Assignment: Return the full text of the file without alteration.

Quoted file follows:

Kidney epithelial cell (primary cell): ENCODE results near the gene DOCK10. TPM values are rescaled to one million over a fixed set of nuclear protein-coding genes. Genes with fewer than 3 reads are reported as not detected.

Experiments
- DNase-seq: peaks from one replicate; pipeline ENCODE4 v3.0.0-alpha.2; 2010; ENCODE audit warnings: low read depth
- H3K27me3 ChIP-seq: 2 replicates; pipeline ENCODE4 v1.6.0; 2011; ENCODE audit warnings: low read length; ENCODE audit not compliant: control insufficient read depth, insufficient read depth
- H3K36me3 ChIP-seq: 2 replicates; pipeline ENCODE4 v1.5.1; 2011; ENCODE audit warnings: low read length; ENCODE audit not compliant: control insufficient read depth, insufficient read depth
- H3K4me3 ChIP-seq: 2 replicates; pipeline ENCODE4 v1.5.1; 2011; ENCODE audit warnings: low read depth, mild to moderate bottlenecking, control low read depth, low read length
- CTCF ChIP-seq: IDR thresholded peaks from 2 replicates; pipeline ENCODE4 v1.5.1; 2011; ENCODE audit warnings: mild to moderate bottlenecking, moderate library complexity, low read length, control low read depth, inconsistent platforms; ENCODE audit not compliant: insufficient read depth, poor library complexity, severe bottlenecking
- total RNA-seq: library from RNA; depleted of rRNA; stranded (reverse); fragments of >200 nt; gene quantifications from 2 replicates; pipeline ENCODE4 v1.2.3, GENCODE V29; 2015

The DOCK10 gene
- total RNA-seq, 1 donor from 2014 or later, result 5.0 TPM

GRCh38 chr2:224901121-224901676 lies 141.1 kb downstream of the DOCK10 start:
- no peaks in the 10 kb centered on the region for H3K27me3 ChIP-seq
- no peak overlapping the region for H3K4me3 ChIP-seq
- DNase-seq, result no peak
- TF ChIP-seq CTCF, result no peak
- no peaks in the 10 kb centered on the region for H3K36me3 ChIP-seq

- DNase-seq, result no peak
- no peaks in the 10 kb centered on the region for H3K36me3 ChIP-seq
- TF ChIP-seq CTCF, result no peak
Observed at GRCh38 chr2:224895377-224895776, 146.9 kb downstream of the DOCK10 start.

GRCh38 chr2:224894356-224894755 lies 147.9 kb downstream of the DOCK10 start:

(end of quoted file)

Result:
Kidney epithelial cell (primary cell): ENCODE results near the gene DOCK10. TPM values are rescaled to one million over a fixed set of nuclear protein-coding genes. Genes with fewer than 3 reads are reported as not detected.

Experiments
- DNase-seq: peaks from one replicate; pipeline ENCODE4 v3.0.0-alpha.2; 2010; ENCODE audit warnings: low read depth
- H3K27me3 ChIP-seq: 2 replicates; pipeline ENCODE4 v1.6.0; 2011; ENCODE audit warnings: low read length; ENCODE audit not compliant: control insufficient read depth, insufficient read depth
- H3K36me3 ChIP-seq: 2 replicates; pipeline ENCODE4 v1.5.1; 2011; ENCODE audit warnings: low read length; ENCODE audit not compliant: control insufficient read depth, insufficient read depth
- H3K4me3 ChIP-seq: 2 replicates; pipeline ENCODE4 v1.5.1; 2011; ENCODE audit warnings: low read depth, mild to moderate bottlenecking, control low read depth, low read length
- CTCF ChIP-seq: IDR thresholded peaks from 2 replicates; pipeline ENCODE4 v1.5.1; 2011; ENCODE audit warnings: mild to moderate bottlenecking, moderate library complexity, low read length, control low read depth, inconsistent platforms; ENCODE audit not compliant: insufficient read depth, poor library complexity, severe bottlenecking
- total RNA-seq: library from RNA; depleted of rRNA; stranded (reverse); fragments of >200 nt; gene quantifications from 2 replicates; pipeline ENCODE4 v1.2.3, GENCODE V29; 2015

The DOCK10 gene
- total RNA-seq, 1 donor from 2014 or later, result 5.0 TPM

GRCh38 chr2:224901121-224901676 lies 141.1 kb downstream of the DOCK10 start:
- no peaks in the 10 kb centered on the region for H3K27me3 ChIP-seq
- no peak overlapping the region for H3K4me3 ChIP-seq
- DNase-seq, result no peak
- TF ChIP-seq CTCF, result no peak
- no peaks in the 10 kb centered on the region for H3K36me3 ChIP-seq

- DNase-seq, result no peak
- no peaks in the 10 kb centered on the region for H3K36me3 ChIP-seq
- TF ChIP-seq CTCF, result no peak
Observed at GRCh38 chr2:224895377-224895776, 146.9 kb downstream of the DOCK10 start.

GRCh38 chr2:224894356-224894755 lies 147.9 kb downstream of the DOCK10 start: